I had really good intentions after my last post, I really did. Unfortunately, it has proven to be a very difficult time to resume writing. Every time I start to sit down and write, that mangy trumpet gets in my way. I have been juggling teaching and playing responsibilities over the last month, and have not found a way to sit down and actually write. I have thought about writing, even constructed articles and posts in my mind, but that doesn’t really count now does it?
What kind of playing have I been doing, you ask? Some very interesting things actually. I had two performances in the brand new, $462 million, Carnival Center for the Performing Arts. This stunning center features two concert halls, one is a symphony hall which will feature concerts from a wide variety of genres, and the other is for staged productions (opera, ballet, musicals,etc). The only performances I have played at the new center have been in the symphony hall, and I am quite happy to say that I have found the acoustics to be fantastic. Considering the price tag, that is a very good thing! In the end, I think the construction of this state-of-the-art performing arts complex will provide a much needed boost to the Miami music scene, but still, a $462 million pill is never easy to swallow.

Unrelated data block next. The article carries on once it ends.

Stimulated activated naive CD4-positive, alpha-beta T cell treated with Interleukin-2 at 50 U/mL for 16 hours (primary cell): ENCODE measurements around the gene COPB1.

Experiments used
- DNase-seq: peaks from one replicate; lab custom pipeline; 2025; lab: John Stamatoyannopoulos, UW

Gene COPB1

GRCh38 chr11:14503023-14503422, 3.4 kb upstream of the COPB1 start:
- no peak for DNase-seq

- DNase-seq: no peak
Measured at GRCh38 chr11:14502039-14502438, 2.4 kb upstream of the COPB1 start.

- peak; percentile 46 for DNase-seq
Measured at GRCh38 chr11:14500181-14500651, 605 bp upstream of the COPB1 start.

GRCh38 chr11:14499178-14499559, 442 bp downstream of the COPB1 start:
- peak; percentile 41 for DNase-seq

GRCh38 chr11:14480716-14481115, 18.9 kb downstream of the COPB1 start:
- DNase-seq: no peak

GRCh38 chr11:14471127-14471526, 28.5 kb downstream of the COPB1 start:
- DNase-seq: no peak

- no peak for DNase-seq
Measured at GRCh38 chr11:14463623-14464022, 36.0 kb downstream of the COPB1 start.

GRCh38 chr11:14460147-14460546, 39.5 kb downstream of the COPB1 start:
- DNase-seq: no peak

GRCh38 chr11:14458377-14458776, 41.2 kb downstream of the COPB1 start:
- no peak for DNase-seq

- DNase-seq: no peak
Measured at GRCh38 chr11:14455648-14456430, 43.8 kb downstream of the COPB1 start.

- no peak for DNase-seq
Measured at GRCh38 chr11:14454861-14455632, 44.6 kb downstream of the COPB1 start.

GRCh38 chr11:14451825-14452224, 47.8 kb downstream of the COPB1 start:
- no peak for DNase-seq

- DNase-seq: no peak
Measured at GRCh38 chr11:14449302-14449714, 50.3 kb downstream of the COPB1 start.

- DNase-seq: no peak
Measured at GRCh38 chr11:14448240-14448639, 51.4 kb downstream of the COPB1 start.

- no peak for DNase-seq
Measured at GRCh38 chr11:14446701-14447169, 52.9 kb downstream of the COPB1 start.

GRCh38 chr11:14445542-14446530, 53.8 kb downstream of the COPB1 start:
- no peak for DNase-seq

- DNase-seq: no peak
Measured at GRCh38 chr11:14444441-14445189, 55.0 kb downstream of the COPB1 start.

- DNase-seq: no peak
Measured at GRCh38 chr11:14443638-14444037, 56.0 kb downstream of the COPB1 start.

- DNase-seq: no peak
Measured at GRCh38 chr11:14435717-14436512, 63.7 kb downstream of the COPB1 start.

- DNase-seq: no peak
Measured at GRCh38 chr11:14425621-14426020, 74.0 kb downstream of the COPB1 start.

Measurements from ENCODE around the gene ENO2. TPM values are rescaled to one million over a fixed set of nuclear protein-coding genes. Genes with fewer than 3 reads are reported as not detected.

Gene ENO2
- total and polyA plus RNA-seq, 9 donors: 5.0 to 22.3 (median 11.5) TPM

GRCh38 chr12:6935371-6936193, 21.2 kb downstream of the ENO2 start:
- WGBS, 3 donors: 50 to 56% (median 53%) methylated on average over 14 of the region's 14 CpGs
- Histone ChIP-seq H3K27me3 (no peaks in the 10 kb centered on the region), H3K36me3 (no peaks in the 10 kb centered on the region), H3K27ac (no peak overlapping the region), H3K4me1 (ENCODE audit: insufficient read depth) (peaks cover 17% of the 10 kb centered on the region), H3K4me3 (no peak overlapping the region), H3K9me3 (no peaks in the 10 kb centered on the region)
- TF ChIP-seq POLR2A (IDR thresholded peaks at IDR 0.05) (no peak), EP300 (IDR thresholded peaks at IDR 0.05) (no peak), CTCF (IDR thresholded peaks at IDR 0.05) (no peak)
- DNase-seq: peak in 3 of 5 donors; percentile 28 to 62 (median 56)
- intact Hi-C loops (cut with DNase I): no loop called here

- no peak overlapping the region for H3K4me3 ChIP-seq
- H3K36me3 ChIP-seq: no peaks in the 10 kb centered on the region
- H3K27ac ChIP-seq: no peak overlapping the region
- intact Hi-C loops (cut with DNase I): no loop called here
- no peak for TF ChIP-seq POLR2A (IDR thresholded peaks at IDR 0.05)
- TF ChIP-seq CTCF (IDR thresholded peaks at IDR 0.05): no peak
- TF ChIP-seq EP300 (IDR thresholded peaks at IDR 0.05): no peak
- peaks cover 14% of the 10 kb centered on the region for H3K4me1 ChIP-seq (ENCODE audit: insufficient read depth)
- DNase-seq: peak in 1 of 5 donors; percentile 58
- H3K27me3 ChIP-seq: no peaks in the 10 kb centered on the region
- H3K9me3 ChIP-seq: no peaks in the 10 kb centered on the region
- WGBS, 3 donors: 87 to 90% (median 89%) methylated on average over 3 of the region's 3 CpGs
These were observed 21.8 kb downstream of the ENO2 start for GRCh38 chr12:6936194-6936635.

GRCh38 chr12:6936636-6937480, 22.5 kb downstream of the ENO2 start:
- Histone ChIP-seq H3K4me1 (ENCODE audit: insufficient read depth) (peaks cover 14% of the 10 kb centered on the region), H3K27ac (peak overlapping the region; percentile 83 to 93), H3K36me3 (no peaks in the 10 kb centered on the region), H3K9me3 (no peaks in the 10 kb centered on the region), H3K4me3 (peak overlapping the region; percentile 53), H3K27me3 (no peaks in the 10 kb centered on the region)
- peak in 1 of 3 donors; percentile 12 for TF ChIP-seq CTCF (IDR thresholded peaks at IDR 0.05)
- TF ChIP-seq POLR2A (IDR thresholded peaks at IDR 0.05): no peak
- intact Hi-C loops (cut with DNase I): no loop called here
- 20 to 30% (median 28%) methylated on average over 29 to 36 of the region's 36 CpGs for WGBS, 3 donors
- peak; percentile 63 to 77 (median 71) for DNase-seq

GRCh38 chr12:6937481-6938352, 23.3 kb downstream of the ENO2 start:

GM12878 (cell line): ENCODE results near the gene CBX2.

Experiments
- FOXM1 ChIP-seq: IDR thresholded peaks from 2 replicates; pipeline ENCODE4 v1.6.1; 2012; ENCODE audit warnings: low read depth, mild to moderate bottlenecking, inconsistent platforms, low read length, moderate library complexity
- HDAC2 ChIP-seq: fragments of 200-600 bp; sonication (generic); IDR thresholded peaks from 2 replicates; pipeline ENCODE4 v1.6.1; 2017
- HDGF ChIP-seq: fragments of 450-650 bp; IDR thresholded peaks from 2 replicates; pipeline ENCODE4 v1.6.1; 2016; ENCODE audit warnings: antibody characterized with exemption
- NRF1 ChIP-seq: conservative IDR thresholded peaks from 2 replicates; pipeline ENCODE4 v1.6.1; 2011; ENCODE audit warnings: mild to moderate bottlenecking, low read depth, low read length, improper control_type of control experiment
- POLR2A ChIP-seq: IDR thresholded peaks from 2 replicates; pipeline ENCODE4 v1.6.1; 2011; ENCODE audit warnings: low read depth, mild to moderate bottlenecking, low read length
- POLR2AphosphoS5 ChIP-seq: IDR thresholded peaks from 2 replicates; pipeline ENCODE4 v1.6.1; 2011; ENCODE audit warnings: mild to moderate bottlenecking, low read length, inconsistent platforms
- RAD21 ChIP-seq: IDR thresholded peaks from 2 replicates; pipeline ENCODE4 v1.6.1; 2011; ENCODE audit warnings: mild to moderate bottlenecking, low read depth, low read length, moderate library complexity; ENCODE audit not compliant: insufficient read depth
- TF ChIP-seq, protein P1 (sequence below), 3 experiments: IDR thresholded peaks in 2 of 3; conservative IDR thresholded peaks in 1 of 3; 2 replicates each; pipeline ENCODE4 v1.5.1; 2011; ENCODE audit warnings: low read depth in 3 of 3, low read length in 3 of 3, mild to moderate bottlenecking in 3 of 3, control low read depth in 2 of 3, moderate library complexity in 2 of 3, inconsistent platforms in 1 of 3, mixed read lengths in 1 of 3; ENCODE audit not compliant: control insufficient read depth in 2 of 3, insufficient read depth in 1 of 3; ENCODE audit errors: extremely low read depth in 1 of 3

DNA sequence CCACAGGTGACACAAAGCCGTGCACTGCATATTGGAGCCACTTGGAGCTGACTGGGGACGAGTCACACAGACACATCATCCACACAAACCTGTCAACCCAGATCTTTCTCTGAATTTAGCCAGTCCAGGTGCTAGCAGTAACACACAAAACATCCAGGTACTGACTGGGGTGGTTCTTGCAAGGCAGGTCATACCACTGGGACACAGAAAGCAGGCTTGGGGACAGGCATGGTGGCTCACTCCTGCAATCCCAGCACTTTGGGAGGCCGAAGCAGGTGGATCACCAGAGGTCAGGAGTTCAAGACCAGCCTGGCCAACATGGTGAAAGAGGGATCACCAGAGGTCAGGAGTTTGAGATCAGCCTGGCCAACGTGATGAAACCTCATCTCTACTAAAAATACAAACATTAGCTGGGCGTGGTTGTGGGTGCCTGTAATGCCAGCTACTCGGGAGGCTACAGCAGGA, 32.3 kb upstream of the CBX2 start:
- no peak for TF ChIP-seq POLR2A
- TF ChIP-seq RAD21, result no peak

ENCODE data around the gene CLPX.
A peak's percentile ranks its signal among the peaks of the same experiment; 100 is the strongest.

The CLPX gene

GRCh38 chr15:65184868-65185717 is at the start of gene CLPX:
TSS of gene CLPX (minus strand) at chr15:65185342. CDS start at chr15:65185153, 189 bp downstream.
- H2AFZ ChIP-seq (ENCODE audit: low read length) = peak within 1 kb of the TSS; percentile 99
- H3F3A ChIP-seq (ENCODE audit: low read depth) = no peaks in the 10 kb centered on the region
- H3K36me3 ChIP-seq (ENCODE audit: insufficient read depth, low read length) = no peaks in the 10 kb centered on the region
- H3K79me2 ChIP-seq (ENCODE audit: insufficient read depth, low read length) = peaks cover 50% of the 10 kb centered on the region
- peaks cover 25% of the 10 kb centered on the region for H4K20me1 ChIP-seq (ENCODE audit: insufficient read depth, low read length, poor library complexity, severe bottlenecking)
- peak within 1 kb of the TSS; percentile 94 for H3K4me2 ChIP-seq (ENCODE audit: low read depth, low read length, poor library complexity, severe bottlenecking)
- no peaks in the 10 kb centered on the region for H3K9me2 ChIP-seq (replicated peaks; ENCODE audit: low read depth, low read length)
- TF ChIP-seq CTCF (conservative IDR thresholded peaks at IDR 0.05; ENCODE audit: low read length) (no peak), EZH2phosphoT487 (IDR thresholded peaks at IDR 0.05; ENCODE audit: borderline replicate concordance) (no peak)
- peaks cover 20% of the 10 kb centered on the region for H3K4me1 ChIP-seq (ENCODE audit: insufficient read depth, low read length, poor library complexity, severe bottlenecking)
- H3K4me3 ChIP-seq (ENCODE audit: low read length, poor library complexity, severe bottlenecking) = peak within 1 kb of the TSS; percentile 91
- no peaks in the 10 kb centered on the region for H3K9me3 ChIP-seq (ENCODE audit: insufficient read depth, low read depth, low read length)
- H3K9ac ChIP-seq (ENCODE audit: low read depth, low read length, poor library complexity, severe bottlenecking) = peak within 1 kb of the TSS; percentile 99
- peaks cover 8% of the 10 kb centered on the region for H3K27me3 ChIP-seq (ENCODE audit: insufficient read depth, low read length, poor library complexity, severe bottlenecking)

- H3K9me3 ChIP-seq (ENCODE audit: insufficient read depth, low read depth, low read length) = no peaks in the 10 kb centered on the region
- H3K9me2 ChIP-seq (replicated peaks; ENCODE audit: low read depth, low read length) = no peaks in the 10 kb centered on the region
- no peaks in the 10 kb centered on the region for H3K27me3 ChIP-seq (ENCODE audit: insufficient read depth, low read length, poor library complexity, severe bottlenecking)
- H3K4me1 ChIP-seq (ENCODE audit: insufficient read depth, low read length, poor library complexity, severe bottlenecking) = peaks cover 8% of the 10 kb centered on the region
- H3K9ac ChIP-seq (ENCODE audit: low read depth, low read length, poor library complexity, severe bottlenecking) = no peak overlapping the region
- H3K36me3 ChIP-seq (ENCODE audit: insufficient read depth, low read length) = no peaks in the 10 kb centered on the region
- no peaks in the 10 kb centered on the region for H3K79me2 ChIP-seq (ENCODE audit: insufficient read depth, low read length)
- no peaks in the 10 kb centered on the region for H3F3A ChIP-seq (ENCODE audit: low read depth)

Ironically, the two performances I have played in the new symphony hall (aside from the pop celebrity laden opening gala) have both been operatic. The first was a concert featuring the remarkable young tenor, Rolando Villazon, his performance was nothing short of breathtaking. The energy he brings to his music making and to his performance is highly contagious and it took root all around the hall, both on stage and off. His singing is a study in beauty and breath control. He never forces, but rather, glides along effortlessly at the peaks of phrases. He passes many obvious places to breathe and creates long, seamless, cascading phrases. When he does take a breath, it is so quick and open and natural, that it doesn’t seem possible that he got any air at all. But after singing a long phrase and hanging on a high C for what seems like an eternity, you know that he must have taken an enormous amount of air in a tiny amount of time. It is a great study in the effectiveness of an open and relaxed breathing technique coupled with extremely efficient tone production. Trumpet players would do well to imitate him in any way possible!
The other performance, a concert version of Verdi’s Il Trovatore was not as stunning as the Villazon concert, but then again, it never really had a chance of that. It did, however, give me a chance to play more in the new hall, and the more I play there, the more I like it. Miami is truly fortunate to have such a great hall. Now, if the city could only support a symphony… How much did that concert hall cost again?
There are more things than this that have been keeping me busy lately, but I will get to those in other posts. For now, I will simply be satisfied in getting something written and published!